Comic-Con Blog: TV comes alive on the streets of San Diego

Networks took over the streets surrounding the big event with spectacular immersive marketing experiences.

Simply watching The Walking Dead not enough for you? Wish you too could survive the zombie apocalypse?

For just $50 at Comic-Con last weekend, you too could feel the thrill of terror as the undead tried to eat your brains thanks to AMC’s The Walking Dead Escape at Petco field.

The channel went all-out for Comic-Con this year, turning sections of the famed San Diego baseball field into a post-zombie apocalyptic wasteland, complete with volunteer undead. For their $50, fans navigated an elaborate maze/course with authentic-looking zombies hot on their heels. You could hear their screams and see the frantic chase for blocks. It was totally surreal.

While probably the most elaborate marketing stunt outside the famed annual alt-culture conference and event, it was by no means alone. The major US nets and cable channels exploded out of the convention centre onto the streets with immersive activations, capitalizing on the flood of people outside the event enjoying the fan costumes and extreme people-watching Comic-Con brings.

Here are some of the best:

NBC engulfed almost a whole block with immersive activations, turning a local restaurant into an elaborate Revolution Village (which, my friend noted, was unauthentically powered by electricity), a Dracula crypt (with coffin photo-posing opp) and an immersive The Blacklist experience in which you could “meet” the show’s main character, Red Reddington, projected as a hologram inside the red cube, pictured.


The resto takeover proved popular, a stunt mirrored by Syfy with the street-dominating Defiance Cafe, and by A&E for Bates Motel.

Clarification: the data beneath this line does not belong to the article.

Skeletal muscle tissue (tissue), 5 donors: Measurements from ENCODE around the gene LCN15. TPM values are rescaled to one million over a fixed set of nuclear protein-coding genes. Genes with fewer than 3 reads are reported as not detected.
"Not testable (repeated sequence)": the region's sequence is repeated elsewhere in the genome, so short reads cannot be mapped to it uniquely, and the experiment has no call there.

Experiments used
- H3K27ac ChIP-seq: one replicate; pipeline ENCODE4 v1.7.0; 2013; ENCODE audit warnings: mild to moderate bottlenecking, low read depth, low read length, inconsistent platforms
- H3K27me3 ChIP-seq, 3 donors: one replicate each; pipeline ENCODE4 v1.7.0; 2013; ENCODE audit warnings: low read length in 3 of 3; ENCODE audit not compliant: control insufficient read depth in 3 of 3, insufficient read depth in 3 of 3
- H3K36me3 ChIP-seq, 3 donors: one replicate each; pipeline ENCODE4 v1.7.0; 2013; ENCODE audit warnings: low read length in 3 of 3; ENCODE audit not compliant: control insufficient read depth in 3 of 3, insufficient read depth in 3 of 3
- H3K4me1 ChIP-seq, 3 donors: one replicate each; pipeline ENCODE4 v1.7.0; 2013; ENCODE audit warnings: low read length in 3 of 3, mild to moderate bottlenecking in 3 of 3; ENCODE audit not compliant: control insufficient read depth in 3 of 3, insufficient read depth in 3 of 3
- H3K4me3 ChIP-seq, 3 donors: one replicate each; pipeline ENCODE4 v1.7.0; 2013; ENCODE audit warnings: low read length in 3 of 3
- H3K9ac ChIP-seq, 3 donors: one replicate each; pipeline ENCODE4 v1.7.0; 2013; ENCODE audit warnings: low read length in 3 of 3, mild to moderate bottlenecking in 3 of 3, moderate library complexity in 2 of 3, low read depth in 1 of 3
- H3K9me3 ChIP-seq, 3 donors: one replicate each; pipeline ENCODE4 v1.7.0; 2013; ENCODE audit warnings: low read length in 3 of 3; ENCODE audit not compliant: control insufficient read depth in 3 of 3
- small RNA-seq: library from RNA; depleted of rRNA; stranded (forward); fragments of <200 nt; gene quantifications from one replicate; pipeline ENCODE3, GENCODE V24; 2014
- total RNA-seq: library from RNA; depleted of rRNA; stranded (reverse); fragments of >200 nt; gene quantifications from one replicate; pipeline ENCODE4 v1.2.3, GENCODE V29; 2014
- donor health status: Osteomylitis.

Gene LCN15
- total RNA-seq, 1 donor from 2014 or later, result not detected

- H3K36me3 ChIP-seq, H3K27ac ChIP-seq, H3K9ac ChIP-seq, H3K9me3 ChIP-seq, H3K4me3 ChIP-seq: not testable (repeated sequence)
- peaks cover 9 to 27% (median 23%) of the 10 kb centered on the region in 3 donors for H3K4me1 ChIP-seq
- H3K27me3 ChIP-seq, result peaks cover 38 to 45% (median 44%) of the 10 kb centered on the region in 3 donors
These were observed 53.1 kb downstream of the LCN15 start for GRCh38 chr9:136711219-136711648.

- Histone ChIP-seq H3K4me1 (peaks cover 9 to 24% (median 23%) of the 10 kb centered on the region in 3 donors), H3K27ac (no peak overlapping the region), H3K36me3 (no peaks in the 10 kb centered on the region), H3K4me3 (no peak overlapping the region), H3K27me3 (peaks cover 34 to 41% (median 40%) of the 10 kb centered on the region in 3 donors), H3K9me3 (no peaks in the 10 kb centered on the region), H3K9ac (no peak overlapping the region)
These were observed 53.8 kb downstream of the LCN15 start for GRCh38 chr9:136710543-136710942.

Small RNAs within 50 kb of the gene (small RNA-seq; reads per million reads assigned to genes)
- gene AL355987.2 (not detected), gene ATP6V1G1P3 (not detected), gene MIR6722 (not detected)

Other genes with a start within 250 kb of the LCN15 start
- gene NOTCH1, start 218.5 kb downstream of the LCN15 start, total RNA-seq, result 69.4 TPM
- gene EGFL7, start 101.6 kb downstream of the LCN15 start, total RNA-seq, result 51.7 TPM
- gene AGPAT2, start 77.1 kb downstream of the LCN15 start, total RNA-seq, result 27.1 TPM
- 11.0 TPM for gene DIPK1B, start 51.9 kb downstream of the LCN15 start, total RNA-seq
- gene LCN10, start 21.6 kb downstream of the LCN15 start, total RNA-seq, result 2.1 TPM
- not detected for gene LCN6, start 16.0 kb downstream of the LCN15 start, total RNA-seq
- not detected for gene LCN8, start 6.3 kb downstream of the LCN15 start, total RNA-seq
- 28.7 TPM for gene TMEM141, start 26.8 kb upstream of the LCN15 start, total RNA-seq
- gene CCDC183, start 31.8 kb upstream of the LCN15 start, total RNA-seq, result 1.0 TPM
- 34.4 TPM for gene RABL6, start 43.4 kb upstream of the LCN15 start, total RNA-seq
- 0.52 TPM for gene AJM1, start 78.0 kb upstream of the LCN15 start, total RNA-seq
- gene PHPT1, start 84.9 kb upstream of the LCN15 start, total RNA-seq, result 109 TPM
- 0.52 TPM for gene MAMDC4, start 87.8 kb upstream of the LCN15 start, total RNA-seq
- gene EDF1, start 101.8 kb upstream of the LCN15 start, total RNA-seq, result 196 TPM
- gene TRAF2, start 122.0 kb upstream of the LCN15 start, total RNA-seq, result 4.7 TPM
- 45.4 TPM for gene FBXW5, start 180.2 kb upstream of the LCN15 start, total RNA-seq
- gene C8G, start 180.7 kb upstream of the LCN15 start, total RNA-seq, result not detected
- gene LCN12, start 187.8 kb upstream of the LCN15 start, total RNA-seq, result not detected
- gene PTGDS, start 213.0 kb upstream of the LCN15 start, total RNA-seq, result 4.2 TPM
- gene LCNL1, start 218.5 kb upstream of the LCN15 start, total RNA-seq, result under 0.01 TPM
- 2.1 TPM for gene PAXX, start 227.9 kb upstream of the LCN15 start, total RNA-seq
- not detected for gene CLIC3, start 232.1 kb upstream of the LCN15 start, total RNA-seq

I loved this strategy from AMC, in which the channel brokered the use of a block of retail facades and interiors to promote the final season of Breaking Bad. In each store window and within many of the stores, little Breaking Bad details, such as baggies of drugs or drug paraphenalia, were incorporated into regular product displays. In the Goorin hat store, you could even get into a full meth-cooking hazmat suit for a beach backdrop photo with a friend (and Instagram your pic with #thatsagoorin for prizes).

This Grimm tea and spice shop was ripe for photo posing.

HBO went all out, with large scale media executions for True Blood and Game of Thrones. Both shows were the beneficiaries of large-scale transit buys, but GoT was woven into the fabric of San Diego’s streets more intricately. Pedi-cabs were turned into iron thrones and train location signs were converted to the show’s fictional locations. Here, my friend Kristen waits for a train to Vaes Dothrak.

History sought to put fans in Vikings‘ boots, with a half-block-wide activation in which fans could watch live battles or race in mini Viking ships.

One of the strangest network sponsorships was HGTV’s presenting of an immersive experience for the upcoming film Ender’s Game. The activation was amazing, allowing fans to walk through a series of real sets from the movie, but I’m still not sure what it had to do with HGTV, despite being promised that “the journey begins at home.”